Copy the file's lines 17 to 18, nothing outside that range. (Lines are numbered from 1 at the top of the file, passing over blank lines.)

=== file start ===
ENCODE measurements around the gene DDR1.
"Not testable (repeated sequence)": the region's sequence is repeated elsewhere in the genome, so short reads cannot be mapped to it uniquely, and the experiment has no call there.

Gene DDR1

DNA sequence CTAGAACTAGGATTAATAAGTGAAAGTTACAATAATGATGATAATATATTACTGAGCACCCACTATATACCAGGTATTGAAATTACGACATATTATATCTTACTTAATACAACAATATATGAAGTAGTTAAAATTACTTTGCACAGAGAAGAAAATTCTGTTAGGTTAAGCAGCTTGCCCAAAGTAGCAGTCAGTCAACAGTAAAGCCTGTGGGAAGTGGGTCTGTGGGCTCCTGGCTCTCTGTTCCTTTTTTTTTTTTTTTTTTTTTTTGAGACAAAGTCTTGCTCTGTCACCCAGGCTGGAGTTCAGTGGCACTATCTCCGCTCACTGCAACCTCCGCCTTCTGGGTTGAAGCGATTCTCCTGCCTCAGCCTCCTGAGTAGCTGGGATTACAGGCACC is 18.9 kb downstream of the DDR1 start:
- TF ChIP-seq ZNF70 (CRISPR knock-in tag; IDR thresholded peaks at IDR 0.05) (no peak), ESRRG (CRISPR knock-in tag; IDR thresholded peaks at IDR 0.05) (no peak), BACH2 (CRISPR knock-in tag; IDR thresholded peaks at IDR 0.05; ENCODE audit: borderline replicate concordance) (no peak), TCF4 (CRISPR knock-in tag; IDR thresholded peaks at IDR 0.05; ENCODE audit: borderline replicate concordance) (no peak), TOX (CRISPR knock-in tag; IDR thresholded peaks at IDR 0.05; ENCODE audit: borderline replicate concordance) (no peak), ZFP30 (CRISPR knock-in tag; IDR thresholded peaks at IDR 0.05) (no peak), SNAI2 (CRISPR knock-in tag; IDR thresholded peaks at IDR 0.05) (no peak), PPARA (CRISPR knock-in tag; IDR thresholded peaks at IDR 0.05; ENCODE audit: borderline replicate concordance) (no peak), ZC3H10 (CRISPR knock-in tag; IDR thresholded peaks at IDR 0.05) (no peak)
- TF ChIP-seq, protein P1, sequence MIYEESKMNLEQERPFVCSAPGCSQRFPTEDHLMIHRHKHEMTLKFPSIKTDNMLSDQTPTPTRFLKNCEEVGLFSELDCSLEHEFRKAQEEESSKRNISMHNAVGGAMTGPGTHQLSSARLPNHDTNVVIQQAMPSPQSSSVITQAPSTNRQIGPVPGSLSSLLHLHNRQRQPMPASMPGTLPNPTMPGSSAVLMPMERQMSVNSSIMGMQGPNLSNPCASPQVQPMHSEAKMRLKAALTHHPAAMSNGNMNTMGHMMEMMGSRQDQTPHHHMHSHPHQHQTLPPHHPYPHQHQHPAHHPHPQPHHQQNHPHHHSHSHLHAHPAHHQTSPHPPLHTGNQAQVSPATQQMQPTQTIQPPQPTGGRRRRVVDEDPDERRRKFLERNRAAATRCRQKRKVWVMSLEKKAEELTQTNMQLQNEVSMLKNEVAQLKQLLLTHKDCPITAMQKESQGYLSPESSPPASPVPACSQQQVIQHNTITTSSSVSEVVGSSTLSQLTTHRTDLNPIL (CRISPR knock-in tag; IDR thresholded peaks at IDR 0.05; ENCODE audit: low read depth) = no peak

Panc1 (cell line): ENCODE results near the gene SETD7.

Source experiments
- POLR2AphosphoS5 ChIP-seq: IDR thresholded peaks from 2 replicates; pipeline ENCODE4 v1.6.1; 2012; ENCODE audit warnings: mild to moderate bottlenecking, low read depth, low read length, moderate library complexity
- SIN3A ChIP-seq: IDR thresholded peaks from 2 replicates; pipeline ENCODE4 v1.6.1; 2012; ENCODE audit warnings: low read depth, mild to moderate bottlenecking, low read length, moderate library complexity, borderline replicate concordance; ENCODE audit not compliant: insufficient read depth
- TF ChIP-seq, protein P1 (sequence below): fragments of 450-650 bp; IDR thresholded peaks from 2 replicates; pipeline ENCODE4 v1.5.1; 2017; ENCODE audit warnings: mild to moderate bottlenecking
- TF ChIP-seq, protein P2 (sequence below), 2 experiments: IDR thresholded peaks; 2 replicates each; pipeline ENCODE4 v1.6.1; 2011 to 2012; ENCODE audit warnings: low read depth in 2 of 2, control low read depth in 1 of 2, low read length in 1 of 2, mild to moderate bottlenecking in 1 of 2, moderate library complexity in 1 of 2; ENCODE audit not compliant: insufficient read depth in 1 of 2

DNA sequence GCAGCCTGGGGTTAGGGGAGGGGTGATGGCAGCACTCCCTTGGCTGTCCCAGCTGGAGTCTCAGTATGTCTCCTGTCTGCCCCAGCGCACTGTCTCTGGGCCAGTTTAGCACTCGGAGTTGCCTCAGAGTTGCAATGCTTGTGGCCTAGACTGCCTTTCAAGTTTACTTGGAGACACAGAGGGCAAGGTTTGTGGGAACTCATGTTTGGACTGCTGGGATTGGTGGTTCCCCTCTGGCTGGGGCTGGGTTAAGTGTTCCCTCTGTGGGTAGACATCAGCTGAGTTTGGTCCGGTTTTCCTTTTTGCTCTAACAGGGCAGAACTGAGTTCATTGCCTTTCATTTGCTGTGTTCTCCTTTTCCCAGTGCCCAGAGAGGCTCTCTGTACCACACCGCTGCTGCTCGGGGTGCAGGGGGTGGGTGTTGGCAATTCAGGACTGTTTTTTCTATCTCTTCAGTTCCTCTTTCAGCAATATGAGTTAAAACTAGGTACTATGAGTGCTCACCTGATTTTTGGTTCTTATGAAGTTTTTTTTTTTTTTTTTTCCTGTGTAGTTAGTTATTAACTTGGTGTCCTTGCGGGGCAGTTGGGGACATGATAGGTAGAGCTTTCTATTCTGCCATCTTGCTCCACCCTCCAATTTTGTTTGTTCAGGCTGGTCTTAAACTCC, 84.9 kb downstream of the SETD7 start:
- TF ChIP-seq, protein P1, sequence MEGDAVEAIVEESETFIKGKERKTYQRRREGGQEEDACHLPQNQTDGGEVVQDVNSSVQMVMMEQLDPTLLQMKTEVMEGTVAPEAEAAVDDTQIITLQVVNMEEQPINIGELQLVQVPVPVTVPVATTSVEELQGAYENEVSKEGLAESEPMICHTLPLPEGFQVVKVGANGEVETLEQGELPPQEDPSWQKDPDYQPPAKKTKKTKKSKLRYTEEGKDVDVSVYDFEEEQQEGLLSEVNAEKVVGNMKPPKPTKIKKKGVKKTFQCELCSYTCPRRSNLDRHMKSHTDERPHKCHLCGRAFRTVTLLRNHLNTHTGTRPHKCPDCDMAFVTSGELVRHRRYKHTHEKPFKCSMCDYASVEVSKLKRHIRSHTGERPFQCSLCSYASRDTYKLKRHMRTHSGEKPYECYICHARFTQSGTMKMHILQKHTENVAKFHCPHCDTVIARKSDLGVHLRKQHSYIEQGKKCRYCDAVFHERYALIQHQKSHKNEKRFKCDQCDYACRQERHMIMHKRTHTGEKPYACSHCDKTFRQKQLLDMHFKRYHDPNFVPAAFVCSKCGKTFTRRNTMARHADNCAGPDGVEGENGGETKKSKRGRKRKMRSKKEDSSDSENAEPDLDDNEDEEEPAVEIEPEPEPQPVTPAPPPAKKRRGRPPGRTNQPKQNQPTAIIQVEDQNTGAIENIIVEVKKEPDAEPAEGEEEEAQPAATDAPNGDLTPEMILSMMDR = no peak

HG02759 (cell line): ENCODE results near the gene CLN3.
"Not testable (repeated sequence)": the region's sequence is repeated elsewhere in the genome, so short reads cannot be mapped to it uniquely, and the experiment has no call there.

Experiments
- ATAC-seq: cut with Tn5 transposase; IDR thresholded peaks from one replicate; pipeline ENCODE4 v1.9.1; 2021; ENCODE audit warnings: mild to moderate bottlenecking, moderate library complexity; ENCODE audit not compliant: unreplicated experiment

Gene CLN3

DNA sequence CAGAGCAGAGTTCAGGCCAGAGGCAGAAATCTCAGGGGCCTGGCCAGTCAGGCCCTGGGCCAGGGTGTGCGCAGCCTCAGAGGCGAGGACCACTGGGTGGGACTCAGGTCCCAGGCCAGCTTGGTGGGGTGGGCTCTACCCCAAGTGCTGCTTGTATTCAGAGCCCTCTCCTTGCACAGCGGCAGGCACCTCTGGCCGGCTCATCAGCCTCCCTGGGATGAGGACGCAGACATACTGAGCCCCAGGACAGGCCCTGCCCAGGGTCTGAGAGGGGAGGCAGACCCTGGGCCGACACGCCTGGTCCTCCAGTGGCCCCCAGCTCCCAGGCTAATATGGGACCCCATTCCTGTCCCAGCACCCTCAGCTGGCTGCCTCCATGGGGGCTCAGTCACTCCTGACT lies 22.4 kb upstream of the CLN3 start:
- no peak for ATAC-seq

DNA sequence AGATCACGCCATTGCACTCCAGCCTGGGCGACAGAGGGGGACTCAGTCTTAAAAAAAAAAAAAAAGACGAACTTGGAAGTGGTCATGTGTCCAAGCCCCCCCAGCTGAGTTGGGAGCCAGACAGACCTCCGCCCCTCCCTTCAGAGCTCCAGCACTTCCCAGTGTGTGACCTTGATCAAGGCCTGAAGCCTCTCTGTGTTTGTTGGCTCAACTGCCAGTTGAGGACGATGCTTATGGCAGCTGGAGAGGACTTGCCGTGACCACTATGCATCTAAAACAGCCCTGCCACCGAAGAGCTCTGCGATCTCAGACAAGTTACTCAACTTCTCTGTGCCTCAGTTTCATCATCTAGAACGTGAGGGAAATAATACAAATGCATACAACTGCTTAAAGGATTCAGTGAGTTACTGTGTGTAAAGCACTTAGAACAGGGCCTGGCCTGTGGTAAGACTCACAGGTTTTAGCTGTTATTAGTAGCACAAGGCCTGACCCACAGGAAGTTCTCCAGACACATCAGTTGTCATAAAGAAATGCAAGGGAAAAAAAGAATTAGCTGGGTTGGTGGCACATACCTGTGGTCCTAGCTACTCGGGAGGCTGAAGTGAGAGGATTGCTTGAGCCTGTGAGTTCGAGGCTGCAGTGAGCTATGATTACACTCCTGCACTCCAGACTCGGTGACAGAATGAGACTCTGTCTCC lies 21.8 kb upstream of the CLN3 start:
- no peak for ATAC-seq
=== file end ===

Experiments
- ATAC-seq: cut with Tn5 transposase; IDR thresholded peaks from one replicate; pipeline ENCODE4 v1.9.1; 2021; ENCODE audit warnings: mild to moderate bottlenecking, moderate library complexity; ENCODE audit not compliant: unreplicated experiment